• learn, practice, and master basic skills

  • understand important concepts

  • apply your knowledge to other disciplines

  • engage in problem solving and critical thinking

  • use technology as an appropriate tool

Class time will be devoted to the presentation, principally lecture/discussion and computer demonstration of new material. When appropriate the computer (in particular the computer algebra system Maple and Excel spreadsheets) will be used as a tool to help us explore and better understand the mathematics we are studying. The core of the course will roughly cover material contained in chapters 1-5 of your textbook. Certain sections and parts of sections will be skipped and some additional material from outside sources may be introduced.

 

Lecture time is at a premium, so it must be used efficiently. You cannot be "taught" everything in the classroom. It is your responsibility to learn the material. Most of this learning must take place outside the classroom. In order to succeed, you must do your homework assignments on a daily basis. I expect that, for an average student, each will take approximately two or three hours of solid time to complete. It is critical that you not only solve the problems but that you also understand what you did and why. Expect this course to be both extremely challenging and yet fair. I subscribe to the philosophy that if challenged, students will respond to meet that challenge.

 

System General Education Goals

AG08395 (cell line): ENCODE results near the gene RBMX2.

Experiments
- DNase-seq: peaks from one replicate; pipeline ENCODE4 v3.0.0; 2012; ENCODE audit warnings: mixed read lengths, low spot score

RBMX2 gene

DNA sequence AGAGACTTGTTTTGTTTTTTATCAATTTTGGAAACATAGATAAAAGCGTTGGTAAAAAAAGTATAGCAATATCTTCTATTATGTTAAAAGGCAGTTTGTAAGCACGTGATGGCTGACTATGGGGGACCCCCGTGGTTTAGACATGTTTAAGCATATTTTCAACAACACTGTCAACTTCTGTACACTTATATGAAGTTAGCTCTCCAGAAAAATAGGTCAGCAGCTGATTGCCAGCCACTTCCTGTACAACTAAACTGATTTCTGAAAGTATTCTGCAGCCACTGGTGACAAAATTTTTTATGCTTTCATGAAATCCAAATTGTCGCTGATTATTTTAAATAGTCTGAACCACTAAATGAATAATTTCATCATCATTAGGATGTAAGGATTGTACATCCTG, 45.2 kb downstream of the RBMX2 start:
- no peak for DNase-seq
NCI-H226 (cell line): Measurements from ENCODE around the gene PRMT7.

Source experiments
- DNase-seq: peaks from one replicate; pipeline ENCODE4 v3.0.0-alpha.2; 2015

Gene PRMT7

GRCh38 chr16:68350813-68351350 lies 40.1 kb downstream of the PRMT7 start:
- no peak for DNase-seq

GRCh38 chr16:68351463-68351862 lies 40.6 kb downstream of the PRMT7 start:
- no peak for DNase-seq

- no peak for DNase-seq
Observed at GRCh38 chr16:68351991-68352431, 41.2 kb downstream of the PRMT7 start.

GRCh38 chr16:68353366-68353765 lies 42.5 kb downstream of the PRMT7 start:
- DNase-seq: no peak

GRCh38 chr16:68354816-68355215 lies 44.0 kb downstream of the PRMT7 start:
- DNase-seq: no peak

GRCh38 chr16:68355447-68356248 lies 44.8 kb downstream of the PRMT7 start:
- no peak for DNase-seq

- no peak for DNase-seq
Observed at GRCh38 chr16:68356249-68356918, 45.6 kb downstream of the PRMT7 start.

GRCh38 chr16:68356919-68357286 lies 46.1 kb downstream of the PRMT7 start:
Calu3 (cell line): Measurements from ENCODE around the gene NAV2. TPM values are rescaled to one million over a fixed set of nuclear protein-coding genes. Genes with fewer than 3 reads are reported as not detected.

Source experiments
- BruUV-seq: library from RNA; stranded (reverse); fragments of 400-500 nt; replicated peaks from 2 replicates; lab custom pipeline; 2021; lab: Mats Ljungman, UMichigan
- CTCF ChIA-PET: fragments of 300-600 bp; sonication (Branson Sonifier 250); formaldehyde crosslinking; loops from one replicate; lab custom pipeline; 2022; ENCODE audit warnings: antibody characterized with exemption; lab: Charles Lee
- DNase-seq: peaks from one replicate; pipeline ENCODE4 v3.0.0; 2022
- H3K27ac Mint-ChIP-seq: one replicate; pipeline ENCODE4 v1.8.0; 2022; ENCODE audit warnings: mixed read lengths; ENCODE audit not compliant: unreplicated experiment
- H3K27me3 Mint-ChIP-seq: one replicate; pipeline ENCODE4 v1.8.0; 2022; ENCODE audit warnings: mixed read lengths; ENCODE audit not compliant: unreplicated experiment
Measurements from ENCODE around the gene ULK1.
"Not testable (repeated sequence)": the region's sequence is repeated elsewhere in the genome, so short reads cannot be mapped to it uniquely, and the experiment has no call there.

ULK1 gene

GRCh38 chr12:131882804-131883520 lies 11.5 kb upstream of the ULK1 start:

This course satisfies Regental General Education Goal  5: Students will understand and apply fundamental mathematical processes and reasoning.

  • Student Learning Outcome 1: Use mathematical symbols and mathematical structure to model and solve real world problems.

  • Student Learning Outcome 2: Demonstrate appropriate communication skills related to mathematical terms and concepts.

  • Student Learning Outcome 3: Demonstrate the correct use of quantifiable measurements of real world situations.

These outcomes shall be addressed through our study of the theory and application of linear, quadratic, polynomial, rational, exponential, and logarithmic functions and their use as mathematical models. Assessment will be through assigned homework, quizzes, worksheets, and examinations.

 

Evaluation Procedure

Homework quizzes will be assigned on a regular basis, usually at the completion of our classroom discussion of each of the course lessons. Your percentage score on all such assignments will be used to calculate your homework quiz grade (out of 60 points) for the course. Additionally, there are four 60-point examinations scheduled during the semester. Each exam will be cumulative, covering material from the beginning of the course through the preceding Friday, however, the emphasis will be on new material.
 

Exam 1 Wednesday 29 Sep In Class  
Exam 2 Wednesday 27 Oct In Class  
Exam 3 Wednesday 24 Nov In Class  
Exam 4 Monday 13 Dec 01:00 - 03:00 pm  

 

Your grade will be calculated using your accumulated point total (four 60-point examinations and 60 points for assigned homework). The grading scale is

 

A B C D F
255 - 300 210 - 254 180 - 209 150 - 179 000 - 149

 

Students near a cutoff may receive the higher grade at the discretion of the instructor.

 

Attendance